Obviously this is a disadvantage for all businesses requiring transportation in the Baltic Sea, North Sea and the English Channel area, but especially it concerns tissue which is bulky and has higher transportation costs to start with.

‘There are ways to improve the delivery chain cost structure to compensate the impact of the increasing sea freights.’

Tissue trade in the Baltic and North Sea geographical regions is remarkably dependent on transportation by sea.

Source: Pöyry Management Consulting
Source: Pöyry Management Consulting

The cost structure of the delivery chain can be improved

There are ways to improve the delivery chain cost structure to compensate the impact of the increasing sea freights. Based on Pöyry’s experience, savings of between 5-15% can be realised throughout the delivery chain, which typically translates to 0.5-1.5% EBIT, depending on project scope.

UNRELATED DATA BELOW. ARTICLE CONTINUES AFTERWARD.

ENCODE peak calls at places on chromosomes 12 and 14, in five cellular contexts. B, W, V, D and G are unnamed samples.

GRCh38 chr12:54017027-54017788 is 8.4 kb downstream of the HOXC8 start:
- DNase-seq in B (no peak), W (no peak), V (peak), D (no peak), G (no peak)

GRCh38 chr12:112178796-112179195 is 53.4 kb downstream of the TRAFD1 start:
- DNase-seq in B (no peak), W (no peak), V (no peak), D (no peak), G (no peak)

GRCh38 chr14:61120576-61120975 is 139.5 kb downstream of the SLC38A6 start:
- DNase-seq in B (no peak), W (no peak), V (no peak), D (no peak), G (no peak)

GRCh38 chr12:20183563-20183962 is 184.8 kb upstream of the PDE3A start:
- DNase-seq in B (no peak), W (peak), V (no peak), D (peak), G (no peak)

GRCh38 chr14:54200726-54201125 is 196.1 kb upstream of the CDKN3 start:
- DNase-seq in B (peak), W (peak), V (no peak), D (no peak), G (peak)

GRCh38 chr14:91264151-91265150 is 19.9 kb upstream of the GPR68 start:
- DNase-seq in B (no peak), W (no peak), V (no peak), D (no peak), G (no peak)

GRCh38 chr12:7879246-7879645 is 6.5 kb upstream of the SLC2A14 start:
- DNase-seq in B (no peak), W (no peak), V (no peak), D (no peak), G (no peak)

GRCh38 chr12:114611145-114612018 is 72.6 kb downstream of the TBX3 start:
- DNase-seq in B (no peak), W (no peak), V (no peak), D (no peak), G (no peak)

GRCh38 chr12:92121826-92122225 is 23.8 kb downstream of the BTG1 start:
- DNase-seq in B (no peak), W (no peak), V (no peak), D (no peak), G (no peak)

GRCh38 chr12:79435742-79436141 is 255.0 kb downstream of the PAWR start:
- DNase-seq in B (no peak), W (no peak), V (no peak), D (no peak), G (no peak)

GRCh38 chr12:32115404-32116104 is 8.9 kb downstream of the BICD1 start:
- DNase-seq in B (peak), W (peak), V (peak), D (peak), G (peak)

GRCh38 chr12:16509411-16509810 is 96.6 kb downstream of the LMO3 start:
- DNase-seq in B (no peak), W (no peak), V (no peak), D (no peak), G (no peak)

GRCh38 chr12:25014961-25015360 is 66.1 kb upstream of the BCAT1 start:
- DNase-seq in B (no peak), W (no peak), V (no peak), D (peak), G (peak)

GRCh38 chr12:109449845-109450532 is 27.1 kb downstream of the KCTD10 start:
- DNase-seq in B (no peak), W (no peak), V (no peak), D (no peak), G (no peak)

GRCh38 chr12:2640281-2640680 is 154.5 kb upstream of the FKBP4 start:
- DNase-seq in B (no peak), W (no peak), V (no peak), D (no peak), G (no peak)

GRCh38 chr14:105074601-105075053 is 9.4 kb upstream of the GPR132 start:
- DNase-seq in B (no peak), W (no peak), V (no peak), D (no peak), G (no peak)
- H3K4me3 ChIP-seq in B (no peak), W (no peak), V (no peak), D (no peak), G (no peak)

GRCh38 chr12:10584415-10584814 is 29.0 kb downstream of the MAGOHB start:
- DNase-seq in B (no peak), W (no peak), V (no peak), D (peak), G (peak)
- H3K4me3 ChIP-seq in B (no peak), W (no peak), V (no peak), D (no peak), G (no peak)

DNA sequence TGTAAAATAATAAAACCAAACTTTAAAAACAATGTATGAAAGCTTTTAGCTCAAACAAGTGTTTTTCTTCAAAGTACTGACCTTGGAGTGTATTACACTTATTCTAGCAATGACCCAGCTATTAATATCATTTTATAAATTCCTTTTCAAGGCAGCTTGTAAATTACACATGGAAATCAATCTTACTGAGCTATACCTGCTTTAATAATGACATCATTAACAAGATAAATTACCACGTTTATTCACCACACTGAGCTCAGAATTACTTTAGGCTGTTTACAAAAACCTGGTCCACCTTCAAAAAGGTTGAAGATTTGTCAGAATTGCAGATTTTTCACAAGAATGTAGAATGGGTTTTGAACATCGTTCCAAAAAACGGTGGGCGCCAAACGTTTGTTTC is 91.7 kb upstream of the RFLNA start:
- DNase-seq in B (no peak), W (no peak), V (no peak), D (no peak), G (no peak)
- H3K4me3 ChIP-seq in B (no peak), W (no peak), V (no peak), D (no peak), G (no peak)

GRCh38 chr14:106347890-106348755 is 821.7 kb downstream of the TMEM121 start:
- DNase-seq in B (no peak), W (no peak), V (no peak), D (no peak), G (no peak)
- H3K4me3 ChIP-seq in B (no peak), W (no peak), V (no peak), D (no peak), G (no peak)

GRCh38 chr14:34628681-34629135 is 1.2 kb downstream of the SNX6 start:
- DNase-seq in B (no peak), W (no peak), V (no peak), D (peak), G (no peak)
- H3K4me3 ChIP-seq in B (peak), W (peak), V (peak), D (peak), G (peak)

Typical improvement areas include:

  • Forecasting accuracy and information visibility throughout the value chain improving e.g. planning of the transports (routing and co-operation with different players in the delivery chain)
  • Technical solutions in the vehicles to increase the load in a normal truck can be investigated (e.g. two layers of pallets in a truck)
  • Delivery chain and logistics network optimisation (converting strategy and optimal location)

Improving delivery chain control may also help

Improving the delivery chain control might also be a way to make the chain more efficient and lower the costs. Radio Frequency Identification (RFID) technology is one way to improve the delivery chain control. It refers to small devices that consist of a small chip and an antenna; the chip is capable of carrying data.